Flipping the Tape, where to stop and where to begin again?

The next most important thing was to remember that your tape was going to need to be turned over for the B side approximately 45 minutes after you started it. Thus you had to consider making certain that there was a suitable gap in your playlist, where side A’s recording could be finished and side B’s begun. So you might have 10 tunes for side A, the last of which finishes at a total time of … say… 49 minutes, the tune before it would take the total time to only 40 minutes, there were always some difficult decisions to be made in this instance! You could replace the last tune for something that timed better, but shouldn’t ever have for-gone the playlist’s coherence just to make your tape time better! Alternatively you could risk the overrun, or finish early. If you stopped the tape early though what happened was that you had to FF (that’s Fast Forward to non tape’ees) to the end of the cassette, then flip it. This was an inconvenience to be avoided if you wanted to be considered amongst the best of the amateur set of cassette creators. So what other options did you have? Well, you could flip the cassette just as soon as the end of the tune that was running a bit short of the tape’s end and then rewind a couple of inches of the cassette on the side you were about to record on, put it back in the deck, press record and pause and get going again.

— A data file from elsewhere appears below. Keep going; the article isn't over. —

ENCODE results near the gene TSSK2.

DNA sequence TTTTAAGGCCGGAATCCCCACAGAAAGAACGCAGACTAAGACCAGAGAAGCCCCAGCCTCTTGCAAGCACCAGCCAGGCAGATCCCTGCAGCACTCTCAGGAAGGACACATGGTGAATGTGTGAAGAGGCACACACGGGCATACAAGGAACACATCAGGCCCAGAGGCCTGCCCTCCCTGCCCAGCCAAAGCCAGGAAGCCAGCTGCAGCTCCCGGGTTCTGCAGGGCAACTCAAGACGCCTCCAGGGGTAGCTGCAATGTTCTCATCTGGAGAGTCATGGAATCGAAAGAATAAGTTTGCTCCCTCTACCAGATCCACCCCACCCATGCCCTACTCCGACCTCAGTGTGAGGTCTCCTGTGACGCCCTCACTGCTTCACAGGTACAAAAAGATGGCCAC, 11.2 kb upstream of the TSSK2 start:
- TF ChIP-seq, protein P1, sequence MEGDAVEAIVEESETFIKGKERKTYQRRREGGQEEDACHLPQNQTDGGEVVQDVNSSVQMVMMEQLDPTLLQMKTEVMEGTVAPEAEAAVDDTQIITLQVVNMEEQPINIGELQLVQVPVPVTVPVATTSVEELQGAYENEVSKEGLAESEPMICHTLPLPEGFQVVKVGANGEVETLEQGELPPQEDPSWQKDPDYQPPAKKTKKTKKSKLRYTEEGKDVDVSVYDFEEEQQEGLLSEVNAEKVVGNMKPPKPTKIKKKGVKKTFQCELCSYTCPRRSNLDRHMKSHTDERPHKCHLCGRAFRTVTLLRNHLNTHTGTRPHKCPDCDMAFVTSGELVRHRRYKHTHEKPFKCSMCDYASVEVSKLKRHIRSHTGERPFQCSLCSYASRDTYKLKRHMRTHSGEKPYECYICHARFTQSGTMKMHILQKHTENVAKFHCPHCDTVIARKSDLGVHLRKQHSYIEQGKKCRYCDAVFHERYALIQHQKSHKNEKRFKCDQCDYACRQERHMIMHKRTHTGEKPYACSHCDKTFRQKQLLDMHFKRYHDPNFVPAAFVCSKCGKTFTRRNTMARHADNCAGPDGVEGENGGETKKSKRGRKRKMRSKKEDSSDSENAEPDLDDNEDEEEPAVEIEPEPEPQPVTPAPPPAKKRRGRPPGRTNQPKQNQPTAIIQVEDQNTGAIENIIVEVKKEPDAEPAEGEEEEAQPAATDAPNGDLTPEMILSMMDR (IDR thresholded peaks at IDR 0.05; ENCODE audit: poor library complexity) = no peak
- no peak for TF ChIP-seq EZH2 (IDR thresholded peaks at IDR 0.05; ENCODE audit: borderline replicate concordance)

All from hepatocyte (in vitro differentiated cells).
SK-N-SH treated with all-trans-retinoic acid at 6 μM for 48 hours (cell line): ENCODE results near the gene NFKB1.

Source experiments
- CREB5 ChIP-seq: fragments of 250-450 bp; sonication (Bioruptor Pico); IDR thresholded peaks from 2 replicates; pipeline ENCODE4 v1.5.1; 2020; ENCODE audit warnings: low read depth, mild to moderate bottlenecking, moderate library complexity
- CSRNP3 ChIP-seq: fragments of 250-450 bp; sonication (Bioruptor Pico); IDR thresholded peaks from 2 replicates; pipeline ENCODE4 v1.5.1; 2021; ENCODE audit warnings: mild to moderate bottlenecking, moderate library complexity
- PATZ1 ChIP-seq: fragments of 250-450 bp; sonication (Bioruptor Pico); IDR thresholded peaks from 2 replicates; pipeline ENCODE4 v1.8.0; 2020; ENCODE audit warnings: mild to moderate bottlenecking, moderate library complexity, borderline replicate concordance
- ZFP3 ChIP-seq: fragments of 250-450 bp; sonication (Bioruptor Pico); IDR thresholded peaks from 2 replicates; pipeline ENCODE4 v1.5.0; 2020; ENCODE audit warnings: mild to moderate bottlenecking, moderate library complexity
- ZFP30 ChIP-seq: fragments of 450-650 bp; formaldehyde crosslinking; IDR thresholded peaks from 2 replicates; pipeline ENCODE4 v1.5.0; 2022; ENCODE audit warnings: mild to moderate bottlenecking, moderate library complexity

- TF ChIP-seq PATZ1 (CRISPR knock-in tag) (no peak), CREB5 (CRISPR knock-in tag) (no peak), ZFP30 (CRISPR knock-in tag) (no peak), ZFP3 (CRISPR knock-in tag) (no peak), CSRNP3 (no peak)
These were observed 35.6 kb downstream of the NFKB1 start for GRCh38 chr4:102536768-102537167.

Tricks of the trade

If you’d got this far it’s likely that you’ll have encountered a few of the tape cassettes jolly little traits along the way, such as, Jamming, Tightening Up, Breaking and Twisting. < Have you noticed that those few words of description are all either styles of Dance, or references to Reggae songs!

Jamming – Jamming was most normally caused by tightening up inside the case, if you had this happen I found that, three sharp bangs on a flat surface and then twisting the cassette by gripping the two opposite ends and rotating in opposite directions works well. Alternatively fast forward and then rewind the entire tape. If it continues to be a problem, throw it in the bin. If it continues to be a problem and it was once amongst your favourite cassettes, cry and then throw it in the bin.

Tightening Up – See Above